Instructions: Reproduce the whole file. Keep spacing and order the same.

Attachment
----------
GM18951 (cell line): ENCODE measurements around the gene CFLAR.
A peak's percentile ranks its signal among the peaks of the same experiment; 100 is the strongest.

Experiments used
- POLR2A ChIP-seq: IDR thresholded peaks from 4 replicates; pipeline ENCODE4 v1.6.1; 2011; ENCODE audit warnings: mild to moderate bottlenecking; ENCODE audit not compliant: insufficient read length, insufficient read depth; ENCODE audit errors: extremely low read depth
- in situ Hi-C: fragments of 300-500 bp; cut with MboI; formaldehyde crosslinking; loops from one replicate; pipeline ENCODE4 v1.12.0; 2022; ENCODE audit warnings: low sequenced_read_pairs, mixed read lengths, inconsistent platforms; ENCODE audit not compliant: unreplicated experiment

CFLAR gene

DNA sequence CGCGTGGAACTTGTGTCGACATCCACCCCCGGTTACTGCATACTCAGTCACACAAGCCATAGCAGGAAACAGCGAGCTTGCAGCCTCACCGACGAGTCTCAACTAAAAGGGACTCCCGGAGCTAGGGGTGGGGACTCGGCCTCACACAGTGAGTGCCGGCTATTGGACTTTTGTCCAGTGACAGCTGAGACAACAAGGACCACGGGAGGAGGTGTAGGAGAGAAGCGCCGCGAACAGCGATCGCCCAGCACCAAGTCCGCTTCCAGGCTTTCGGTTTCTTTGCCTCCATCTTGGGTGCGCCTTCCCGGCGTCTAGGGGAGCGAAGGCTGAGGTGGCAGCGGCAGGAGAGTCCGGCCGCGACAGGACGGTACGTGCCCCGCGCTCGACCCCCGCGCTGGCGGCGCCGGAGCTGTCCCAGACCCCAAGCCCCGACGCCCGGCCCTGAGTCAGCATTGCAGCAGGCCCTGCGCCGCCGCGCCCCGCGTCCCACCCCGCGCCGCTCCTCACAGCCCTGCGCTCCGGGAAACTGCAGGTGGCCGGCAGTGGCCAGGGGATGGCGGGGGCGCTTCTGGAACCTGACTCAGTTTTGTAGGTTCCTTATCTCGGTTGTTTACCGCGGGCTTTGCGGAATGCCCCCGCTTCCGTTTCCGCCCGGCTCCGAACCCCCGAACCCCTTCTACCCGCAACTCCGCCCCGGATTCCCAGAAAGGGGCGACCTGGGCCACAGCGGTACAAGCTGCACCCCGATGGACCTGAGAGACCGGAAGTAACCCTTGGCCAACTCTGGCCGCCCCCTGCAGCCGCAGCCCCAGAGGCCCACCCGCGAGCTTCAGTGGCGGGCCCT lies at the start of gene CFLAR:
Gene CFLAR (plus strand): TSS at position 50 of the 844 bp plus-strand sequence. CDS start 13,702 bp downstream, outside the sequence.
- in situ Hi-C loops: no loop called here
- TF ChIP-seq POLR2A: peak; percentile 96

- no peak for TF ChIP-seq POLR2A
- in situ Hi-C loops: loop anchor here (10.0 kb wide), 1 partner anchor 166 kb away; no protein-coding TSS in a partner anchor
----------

GM18951 (cell line): ENCODE measurements around the gene CFLAR.
A peak's percentile ranks its signal among the peaks of the same experiment; 100 is the strongest.

Experiments used
- POLR2A ChIP-seq: IDR thresholded peaks from 4 replicates; pipeline ENCODE4 v1.6.1; 2011; ENCODE audit warnings: mild to moderate bottlenecking; ENCODE audit not compliant: insufficient read length, insufficient read depth; ENCODE audit errors: extremely low read depth
- in situ Hi-C: fragments of 300-500 bp; cut with MboI; formaldehyde crosslinking; loops from one replicate; pipeline ENCODE4 v1.12.0; 2022; ENCODE audit warnings: low sequenced_read_pairs, mixed read lengths, inconsistent platforms; ENCODE audit not compliant: unreplicated experiment

CFLAR gene

DNA sequence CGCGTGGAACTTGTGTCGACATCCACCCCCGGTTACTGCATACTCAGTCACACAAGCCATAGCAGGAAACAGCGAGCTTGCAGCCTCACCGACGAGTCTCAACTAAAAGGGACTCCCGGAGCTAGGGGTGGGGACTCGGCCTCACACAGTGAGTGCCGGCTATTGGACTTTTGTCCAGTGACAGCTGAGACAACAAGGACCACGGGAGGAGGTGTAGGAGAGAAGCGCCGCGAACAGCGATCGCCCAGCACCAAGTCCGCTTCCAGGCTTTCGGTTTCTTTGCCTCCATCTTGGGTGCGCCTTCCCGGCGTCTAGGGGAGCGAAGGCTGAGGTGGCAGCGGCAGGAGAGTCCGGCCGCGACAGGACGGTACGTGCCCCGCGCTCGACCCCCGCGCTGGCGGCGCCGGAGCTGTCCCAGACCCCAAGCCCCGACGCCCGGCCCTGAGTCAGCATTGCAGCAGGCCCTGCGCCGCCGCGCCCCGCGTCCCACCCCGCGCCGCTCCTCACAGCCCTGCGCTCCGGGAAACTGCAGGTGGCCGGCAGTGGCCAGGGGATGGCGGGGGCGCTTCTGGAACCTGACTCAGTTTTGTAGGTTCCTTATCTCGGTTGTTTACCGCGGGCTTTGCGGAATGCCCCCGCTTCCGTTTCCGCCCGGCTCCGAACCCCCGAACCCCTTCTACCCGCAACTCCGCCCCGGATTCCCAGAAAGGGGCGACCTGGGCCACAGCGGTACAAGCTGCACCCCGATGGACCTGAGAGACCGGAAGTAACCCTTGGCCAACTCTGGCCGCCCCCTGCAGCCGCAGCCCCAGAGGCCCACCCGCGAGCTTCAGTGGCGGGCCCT lies at the start of gene CFLAR:
Gene CFLAR (plus strand): TSS at position 50 of the 844 bp plus-strand sequence. CDS start 13,702 bp downstream, outside the sequence.
- in situ Hi-C loops: no loop called here
- TF ChIP-seq POLR2A: peak; percentile 96

- no peak for TF ChIP-seq POLR2A
- in situ Hi-C loops: loop anchor here (10.0 kb wide), 1 partner anchor 166 kb away; no protein-coding TSS in a partner anchor